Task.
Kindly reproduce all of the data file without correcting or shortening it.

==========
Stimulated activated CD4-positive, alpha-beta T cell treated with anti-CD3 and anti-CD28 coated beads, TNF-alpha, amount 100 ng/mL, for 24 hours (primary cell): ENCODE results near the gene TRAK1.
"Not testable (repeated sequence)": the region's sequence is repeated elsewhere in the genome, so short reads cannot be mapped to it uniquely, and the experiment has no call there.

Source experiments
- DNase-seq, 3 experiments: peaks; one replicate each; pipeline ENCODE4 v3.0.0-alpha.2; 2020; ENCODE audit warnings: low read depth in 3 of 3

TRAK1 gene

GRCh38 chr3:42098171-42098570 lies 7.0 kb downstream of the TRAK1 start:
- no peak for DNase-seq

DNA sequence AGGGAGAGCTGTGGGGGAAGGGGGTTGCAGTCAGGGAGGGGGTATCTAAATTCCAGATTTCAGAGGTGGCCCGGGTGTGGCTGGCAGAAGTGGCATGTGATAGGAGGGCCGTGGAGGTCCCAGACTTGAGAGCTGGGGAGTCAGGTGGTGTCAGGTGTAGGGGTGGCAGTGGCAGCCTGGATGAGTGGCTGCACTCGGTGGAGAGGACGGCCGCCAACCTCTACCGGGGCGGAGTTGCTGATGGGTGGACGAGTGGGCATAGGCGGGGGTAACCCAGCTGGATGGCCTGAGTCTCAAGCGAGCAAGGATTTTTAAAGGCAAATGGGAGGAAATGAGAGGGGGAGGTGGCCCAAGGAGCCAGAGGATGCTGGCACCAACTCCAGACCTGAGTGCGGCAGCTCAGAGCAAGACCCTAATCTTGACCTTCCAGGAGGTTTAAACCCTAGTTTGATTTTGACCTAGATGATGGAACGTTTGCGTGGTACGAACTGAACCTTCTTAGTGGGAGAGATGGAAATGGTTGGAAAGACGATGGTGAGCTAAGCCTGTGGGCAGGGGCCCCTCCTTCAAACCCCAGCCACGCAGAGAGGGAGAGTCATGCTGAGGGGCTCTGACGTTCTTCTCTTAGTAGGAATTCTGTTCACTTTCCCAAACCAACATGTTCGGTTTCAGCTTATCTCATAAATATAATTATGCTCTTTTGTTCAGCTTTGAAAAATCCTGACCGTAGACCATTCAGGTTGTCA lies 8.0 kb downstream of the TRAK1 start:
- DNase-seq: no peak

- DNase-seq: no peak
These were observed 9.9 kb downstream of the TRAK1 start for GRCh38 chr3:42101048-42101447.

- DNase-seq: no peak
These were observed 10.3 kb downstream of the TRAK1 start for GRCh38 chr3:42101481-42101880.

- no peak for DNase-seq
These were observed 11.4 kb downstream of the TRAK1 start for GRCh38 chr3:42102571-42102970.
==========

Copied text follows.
Stimulated activated CD4-positive, alpha-beta T cell treated with anti-CD3 and anti-CD28 coated beads, TNF-alpha, amount 100 ng/mL, for 24 hours (primary cell): ENCODE results near the gene TRAK1.
"Not testable (repeated sequence)": the region's sequence is repeated elsewhere in the genome, so short reads cannot be mapped to it uniquely, and the experiment has no call there.

Source experiments
- DNase-seq, 3 experiments: peaks; one replicate each; pipeline ENCODE4 v3.0.0-alpha.2; 2020; ENCODE audit warnings: low read depth in 3 of 3

TRAK1 gene

GRCh38 chr3:42098171-42098570 lies 7.0 kb downstream of the TRAK1 start:
- no peak for DNase-seq

DNA sequence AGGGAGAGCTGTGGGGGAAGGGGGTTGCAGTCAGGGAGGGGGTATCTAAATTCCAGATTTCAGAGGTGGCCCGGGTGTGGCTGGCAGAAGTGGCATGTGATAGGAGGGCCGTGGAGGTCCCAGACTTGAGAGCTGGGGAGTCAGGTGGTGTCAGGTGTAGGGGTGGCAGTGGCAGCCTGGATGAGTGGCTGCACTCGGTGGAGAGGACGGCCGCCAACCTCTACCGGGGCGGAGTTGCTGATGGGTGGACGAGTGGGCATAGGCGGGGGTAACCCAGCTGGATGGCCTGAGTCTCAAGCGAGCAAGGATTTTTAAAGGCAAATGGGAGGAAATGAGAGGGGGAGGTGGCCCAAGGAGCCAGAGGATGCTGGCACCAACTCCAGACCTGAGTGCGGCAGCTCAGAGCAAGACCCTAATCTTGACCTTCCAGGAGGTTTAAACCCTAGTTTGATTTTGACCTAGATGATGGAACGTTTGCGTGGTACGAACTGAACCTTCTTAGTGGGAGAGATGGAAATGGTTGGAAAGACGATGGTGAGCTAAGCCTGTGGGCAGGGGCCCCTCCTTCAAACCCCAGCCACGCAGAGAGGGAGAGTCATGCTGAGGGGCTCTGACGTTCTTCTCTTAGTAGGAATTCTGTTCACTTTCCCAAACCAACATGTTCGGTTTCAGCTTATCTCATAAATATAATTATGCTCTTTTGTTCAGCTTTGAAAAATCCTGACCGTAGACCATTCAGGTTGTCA lies 8.0 kb downstream of the TRAK1 start:
- DNase-seq: no peak

- DNase-seq: no peak
These were observed 9.9 kb downstream of the TRAK1 start for GRCh38 chr3:42101048-42101447.

- DNase-seq: no peak
These were observed 10.3 kb downstream of the TRAK1 start for GRCh38 chr3:42101481-42101880.

- no peak for DNase-seq
These were observed 11.4 kb downstream of the TRAK1 start for GRCh38 chr3:42102571-42102970.